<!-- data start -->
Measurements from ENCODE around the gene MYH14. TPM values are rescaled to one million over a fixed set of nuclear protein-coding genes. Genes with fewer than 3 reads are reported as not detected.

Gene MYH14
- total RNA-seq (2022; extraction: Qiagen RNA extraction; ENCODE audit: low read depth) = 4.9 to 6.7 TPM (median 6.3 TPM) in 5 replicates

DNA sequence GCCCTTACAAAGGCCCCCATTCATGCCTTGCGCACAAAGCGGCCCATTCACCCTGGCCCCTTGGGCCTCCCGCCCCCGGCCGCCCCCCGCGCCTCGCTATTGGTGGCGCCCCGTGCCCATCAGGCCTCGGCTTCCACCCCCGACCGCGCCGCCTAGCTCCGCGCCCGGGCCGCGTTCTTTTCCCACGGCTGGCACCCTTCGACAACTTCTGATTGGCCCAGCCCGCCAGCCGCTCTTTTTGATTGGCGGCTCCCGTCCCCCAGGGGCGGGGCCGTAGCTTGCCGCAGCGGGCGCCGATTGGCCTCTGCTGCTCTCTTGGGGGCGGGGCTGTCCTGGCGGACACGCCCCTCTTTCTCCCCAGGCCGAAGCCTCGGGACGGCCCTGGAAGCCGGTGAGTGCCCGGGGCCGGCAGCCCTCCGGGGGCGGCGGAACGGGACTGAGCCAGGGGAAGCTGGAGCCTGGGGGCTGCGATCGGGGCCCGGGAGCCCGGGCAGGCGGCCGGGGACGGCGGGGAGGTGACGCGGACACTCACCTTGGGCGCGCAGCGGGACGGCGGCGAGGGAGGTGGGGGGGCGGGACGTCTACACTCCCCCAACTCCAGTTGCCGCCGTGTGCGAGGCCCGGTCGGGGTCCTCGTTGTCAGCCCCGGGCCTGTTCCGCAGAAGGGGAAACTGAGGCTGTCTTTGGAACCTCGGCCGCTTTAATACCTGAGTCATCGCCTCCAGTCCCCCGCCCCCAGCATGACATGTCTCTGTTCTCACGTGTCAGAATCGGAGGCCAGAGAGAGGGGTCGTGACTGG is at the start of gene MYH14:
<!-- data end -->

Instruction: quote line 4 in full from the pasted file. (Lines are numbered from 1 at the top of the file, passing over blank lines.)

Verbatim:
DNA sequence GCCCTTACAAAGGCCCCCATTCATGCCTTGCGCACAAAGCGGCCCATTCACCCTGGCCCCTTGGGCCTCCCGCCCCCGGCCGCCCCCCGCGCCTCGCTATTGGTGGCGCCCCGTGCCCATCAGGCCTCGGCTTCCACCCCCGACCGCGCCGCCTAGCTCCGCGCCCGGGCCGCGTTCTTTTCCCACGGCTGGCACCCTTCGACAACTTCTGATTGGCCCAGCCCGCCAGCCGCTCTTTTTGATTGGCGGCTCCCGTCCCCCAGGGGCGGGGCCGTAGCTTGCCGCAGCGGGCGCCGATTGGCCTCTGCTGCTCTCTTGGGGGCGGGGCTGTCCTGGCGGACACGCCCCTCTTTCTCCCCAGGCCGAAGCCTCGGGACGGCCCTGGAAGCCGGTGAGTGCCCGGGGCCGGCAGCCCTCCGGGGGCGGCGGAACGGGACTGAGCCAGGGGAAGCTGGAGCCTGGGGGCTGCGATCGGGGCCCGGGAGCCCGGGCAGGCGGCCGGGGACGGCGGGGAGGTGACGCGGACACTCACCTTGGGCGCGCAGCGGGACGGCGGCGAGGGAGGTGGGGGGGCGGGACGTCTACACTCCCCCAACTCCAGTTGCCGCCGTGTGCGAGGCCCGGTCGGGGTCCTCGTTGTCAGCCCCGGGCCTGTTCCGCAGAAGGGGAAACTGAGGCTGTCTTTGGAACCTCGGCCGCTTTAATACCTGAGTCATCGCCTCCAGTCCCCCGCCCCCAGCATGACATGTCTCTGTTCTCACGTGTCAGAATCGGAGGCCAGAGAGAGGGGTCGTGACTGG is at the start of gene MYH14: